ACCT 300 COST & BUDGETARY CONTROL - Three hours; 3 credits.
The course provides in-depth coverage of cost behavior, product costing, cost-volume-profit analysis, budgeting, cost structures for variance analysis, direct costing, activity based costing and special managerial decisions. The design, interpretation and identification of opportunities and methods for improving costs and performance are discussed. Prerequisite: ACCT 202 with grade of "C" or better. (FALL, SPRING).

ACCT 307 MULTINATIONAL ACCOUNTING - Three hours; 3 credits.
This course addresses how the internationalization of capital markets and the dramatic increase in the foreign direct investments of multinational enterprises have increased the need for relevant, timely and comparable information about the activities of business enterprises having operations in more than one nation. This course describes some of the historical and current developments that push for commonality in accounting and reporting standards at national, regional, and international levels. The cultural and perceived ethical differences relative to accounting and reporting are examined. Prerequisite: ACCT 300 with grade of "C" or better. (SPRING).

ACCT 308 ACCOUNTING INFORMATION SYSTEMS - Three hours; 3 credits.
(Formerly, this course was ACCT 408.) This course studies accounting systems that include the events and the stops of the accounting cycle, from source documents to the preparation of financial statements, both manual and computerized. Additional topics covered are internal controls, the impact of technology on accounting systems, data management and e-commerce. The course stresses problem solving, critical thinking, and computer application skills. The course also provides hands-on experience with accounting, flowcharting, and database software. Prerequisites: ACCT 202 and INSS 360 with grade of "C" or better. (FALL, SPRING).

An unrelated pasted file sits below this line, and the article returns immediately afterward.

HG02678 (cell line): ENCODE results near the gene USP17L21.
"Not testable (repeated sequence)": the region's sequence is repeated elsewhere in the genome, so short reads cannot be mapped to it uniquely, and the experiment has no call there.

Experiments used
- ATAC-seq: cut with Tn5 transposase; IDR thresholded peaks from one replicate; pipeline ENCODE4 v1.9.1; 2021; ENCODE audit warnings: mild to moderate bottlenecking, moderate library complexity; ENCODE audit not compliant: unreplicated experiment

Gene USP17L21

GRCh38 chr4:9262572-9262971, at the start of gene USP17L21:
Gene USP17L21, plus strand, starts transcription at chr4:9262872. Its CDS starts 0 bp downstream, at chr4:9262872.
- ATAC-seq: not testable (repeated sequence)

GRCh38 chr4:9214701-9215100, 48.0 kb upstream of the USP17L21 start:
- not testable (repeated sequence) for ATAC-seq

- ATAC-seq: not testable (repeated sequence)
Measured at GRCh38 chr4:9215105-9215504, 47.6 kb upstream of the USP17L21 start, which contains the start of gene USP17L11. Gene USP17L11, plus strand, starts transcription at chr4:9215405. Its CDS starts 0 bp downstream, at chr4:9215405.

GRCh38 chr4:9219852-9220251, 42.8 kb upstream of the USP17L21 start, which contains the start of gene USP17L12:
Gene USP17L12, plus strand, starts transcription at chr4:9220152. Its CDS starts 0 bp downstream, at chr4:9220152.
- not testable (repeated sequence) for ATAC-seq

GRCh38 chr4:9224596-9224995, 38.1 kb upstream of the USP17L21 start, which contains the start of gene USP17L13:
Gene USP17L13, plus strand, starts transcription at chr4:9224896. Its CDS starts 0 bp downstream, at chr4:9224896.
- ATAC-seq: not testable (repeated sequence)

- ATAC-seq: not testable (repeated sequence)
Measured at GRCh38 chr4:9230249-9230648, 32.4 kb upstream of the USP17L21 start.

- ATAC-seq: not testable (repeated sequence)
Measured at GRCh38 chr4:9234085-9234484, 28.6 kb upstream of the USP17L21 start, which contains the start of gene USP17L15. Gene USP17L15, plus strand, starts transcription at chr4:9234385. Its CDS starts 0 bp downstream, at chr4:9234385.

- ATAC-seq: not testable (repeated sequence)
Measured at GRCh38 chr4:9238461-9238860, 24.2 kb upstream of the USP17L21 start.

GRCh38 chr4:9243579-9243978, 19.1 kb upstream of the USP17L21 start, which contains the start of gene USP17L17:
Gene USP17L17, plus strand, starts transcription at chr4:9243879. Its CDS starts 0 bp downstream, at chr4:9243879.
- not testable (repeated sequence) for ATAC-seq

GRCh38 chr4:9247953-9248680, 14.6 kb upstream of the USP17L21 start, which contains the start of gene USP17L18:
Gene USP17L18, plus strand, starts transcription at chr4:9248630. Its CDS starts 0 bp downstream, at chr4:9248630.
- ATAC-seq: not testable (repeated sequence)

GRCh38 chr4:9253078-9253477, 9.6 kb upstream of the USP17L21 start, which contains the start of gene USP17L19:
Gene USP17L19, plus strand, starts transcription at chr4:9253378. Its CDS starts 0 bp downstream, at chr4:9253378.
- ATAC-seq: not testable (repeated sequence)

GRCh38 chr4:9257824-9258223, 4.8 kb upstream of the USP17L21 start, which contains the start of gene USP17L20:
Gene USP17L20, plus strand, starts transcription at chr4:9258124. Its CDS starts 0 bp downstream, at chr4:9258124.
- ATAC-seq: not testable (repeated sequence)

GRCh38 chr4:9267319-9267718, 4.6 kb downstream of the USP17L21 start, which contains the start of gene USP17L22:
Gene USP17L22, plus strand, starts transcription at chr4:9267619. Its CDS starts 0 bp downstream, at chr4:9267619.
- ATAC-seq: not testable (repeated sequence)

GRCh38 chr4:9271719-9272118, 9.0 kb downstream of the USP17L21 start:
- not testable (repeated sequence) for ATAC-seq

ACCT 310 HOSPITALITY MANAGEMENT ACCOUNTING - Three hours; 3 credits.
This course is open to NON ACCOUNTING majors only. The course focuses on accounting in the hospitality industry. Accounting concepts, statements and principles are discussed relative to the accounting cycle. Financial and managerial accounting techniques and processes applicable to the measurement and management of assets and liabilities are covered. Ethics, global diversity and technology as they relate to hospitality management are introduced. Prerequisite: ACCT 201 with grade of "C" or better. (FALL).

ACCT 320 FEDERAL INCOME TAXATION I - Three hours; 3 credits.
This course provides an explanation of the Federal tax structure and principles. The focus is on individual tax issues and planning from a domestic and international perspective. Prerequisite: ACCT 202 with grade of "C" or better. (FALL, SPRING).

ACCT 321 FEDERAL INCOME TAXATION II - Three hours; 3 credits.
Federal income taxation of partnerships, corporations, S-corporations, estates and trusts, gifts, installment sales, and tax research. Prerequisite: ACCT 320 with grade of "C" or better. (SPRING).

ACCT 331 INTERMEDIATE ACCOUNTING I - Three hours; 3 credits.